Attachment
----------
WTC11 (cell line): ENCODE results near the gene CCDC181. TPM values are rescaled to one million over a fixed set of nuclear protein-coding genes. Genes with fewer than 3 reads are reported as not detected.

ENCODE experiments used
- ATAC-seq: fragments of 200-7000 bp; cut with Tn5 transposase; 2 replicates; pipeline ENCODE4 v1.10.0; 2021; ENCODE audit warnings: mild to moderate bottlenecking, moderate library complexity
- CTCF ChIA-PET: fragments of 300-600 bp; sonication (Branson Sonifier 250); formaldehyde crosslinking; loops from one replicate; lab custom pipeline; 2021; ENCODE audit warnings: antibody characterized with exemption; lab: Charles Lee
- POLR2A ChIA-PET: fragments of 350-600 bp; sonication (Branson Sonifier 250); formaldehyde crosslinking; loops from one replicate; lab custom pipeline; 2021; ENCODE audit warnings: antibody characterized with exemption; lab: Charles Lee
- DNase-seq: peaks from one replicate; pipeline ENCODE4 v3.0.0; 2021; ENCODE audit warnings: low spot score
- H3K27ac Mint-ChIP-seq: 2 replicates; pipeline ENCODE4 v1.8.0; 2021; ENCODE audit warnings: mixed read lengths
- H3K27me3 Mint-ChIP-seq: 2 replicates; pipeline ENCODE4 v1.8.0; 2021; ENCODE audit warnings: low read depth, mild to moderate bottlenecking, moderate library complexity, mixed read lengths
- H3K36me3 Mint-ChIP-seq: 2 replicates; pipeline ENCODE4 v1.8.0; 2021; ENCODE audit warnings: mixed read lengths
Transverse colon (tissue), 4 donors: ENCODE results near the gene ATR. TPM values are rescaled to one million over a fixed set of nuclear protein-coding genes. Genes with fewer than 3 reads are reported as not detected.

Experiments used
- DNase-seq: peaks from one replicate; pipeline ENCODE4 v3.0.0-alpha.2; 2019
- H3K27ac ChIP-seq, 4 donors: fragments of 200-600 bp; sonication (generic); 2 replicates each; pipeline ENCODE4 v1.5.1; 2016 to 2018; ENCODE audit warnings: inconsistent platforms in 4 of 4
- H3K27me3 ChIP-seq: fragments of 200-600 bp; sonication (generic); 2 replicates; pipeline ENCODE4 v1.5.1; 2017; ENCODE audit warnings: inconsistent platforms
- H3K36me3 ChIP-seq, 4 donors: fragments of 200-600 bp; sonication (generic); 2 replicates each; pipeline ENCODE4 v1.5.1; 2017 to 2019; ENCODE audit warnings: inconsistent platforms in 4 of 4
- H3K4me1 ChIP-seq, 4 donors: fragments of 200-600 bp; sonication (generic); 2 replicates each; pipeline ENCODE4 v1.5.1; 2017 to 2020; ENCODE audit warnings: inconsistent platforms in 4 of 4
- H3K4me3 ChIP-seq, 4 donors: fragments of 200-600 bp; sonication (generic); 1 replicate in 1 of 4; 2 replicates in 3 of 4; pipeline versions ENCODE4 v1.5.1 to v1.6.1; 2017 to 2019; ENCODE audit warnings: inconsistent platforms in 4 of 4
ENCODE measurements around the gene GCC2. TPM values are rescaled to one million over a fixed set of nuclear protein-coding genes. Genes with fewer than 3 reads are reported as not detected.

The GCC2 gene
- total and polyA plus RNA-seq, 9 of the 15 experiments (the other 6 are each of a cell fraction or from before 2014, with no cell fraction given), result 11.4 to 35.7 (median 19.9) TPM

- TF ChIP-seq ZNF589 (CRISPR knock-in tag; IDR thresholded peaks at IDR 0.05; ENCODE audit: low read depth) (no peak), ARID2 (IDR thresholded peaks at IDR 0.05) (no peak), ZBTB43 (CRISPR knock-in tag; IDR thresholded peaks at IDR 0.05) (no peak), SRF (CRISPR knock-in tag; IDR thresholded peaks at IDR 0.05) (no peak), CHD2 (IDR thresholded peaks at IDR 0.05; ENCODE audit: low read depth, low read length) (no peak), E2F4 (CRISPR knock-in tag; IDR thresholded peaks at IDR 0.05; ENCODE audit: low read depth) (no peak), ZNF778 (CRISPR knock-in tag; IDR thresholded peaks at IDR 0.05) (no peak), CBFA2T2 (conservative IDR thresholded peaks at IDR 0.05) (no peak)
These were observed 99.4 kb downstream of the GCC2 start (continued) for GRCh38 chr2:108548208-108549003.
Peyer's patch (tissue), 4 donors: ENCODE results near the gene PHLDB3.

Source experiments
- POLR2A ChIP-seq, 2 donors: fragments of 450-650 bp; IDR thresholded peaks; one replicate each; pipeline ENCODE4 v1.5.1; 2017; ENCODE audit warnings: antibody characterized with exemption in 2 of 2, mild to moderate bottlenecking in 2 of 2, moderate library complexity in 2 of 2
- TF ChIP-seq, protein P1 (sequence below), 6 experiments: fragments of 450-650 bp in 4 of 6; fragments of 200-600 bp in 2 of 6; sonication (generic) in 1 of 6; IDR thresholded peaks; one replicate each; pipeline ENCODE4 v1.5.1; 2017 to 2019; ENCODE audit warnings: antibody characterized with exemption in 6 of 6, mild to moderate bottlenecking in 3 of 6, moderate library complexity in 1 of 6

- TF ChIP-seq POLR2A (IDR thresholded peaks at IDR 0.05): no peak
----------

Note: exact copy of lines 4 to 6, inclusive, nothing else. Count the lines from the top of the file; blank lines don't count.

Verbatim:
- CTCF ChIA-PET: fragments of 300-600 bp; sonication (Branson Sonifier 250); formaldehyde crosslinking; loops from one replicate; lab custom pipeline; 2021; ENCODE audit warnings: antibody characterized with exemption; lab: Charles Lee
- POLR2A ChIA-PET: fragments of 350-600 bp; sonication (Branson Sonifier 250); formaldehyde crosslinking; loops from one replicate; lab custom pipeline; 2021; ENCODE audit warnings: antibody characterized with exemption; lab: Charles Lee
- DNase-seq: peaks from one replicate; pipeline ENCODE4 v3.0.0; 2021; ENCODE audit warnings: low spot score